Sustainability is a number one priority for Oregonians. And though we live in a pretty fantastic state and want to show it off—world-renowned wines, incredible cuisine, breathtaking vistas, unparalleled mountain sports, beaches, forests, high desert—we strive to keep it intact for generations to come. As part of this effort, Travel Oregon joined forces with National Geographic and Washington State Tourism to create a map detailing the history and heritage that makes this Central Cascade region so unique. It’s called Geotourism and it enables explorers like us to experience new environments, cultures, natural habitats, without impact, leaving them in their natural state and unspoiled for future visitors.

The Central Cascade Geotourism Project tells the story of more than 1,100 important and authentic places throughout Oregon and Washington:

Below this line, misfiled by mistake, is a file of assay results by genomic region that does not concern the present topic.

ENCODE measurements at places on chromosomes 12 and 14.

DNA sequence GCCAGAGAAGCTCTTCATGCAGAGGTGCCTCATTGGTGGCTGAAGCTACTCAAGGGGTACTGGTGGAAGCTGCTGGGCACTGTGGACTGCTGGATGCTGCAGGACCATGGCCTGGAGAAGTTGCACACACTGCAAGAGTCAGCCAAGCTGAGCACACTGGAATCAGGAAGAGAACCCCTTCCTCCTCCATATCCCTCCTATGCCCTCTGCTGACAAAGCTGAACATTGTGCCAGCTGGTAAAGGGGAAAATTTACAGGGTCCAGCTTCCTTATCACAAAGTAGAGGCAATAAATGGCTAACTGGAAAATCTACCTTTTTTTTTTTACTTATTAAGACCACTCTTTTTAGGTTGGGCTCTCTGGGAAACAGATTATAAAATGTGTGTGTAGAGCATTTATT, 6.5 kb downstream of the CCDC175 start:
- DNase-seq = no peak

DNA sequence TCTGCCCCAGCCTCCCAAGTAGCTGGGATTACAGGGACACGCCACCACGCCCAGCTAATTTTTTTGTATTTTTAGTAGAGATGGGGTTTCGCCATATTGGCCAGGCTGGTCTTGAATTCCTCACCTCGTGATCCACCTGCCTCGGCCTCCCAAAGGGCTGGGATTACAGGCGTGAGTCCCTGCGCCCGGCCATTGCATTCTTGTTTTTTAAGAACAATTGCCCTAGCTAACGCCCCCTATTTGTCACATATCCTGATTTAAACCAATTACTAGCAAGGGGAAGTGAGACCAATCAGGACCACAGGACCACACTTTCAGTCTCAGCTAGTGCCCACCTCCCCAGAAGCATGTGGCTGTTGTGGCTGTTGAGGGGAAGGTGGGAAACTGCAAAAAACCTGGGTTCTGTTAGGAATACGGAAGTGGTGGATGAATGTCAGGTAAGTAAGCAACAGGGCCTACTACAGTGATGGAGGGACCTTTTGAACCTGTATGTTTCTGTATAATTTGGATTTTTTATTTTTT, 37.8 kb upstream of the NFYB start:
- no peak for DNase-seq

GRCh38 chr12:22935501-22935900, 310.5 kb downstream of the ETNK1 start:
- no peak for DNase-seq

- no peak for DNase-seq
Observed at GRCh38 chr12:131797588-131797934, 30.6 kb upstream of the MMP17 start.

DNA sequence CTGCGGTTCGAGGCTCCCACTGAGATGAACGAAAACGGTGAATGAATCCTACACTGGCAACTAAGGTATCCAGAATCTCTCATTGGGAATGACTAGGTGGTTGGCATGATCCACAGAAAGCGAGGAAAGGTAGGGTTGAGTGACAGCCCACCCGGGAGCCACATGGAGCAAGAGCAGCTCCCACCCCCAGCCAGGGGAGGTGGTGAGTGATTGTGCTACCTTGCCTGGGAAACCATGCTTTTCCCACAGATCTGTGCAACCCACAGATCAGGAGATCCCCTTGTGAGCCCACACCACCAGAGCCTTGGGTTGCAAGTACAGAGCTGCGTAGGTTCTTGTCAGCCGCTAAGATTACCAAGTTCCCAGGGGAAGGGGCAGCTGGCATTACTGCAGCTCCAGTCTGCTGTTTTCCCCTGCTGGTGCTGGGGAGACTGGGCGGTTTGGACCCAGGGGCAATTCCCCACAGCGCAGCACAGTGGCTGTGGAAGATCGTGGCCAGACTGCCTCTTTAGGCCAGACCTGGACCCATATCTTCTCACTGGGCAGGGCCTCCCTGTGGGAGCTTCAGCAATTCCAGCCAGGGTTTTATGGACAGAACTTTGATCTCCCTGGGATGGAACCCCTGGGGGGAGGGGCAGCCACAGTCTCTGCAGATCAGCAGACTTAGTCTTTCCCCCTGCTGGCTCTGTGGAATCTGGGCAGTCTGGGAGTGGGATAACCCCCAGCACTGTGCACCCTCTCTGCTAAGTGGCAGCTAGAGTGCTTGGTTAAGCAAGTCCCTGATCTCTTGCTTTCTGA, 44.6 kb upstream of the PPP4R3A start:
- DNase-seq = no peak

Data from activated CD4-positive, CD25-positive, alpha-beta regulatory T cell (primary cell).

Stop for homemade huckleberry pie at Beckie’s Café in Southern Oregon. The 1920s building sits along the banks of Union Creek and has been a hidden destination for decades.

Hike High Rock, in the Mt. Hood region. It’s the second-highest point between Mt. Hood and Mt. Jefferson and views both north and south present various mountain peaks. Come for the flowers in summer, the berries in fall, and the view whenever the land sheds its winter coat of snow.

Catch a majestic golden eagle in flight at Odell Lake in the Willamette Valley. Relax at the lake’s rustic lodge; you may spot one or more bald eagles (there have been reports of as many as seven at once) soaring from treetop to treetop.

There are hundreds more adventures like these, where authentic Oregon comes alive through the communities, natural habitats and the people that have shaped them. Discover your next adventure with the Central Cascades Geotourism project!

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